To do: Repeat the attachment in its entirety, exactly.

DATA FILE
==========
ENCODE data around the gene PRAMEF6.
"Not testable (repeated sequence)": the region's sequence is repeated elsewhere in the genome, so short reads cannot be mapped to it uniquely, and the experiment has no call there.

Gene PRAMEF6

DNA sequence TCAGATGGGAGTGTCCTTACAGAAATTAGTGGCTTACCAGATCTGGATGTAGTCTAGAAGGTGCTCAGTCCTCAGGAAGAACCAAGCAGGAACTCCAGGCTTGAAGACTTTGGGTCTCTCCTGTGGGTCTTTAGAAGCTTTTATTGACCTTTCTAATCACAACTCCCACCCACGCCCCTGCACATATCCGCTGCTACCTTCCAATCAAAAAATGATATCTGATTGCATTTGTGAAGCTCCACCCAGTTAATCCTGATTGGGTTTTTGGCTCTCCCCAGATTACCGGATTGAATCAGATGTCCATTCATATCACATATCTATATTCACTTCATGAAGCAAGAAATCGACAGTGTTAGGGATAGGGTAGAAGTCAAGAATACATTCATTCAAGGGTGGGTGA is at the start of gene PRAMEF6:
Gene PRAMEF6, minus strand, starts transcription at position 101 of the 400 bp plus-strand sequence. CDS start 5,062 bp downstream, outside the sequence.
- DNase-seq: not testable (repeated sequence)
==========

ENCODE data around the gene PRAMEF6.
"Not testable (repeated sequence)": the region's sequence is repeated elsewhere in the genome, so short reads cannot be mapped to it uniquely, and the experiment has no call there.

Gene PRAMEF6

DNA sequence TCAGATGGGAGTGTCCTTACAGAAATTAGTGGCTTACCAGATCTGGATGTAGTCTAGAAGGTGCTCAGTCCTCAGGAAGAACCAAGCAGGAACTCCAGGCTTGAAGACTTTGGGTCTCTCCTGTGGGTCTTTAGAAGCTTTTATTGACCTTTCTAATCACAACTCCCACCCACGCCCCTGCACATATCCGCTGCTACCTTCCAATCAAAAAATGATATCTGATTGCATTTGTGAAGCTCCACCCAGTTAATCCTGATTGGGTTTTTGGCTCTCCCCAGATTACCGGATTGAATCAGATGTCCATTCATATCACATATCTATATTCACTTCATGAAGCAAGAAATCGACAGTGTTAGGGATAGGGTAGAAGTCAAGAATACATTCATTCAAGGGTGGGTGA is at the start of gene PRAMEF6:
Gene PRAMEF6, minus strand, starts transcription at position 101 of the 400 bp plus-strand sequence. CDS start 5,062 bp downstream, outside the sequence.
- DNase-seq: not testable (repeated sequence)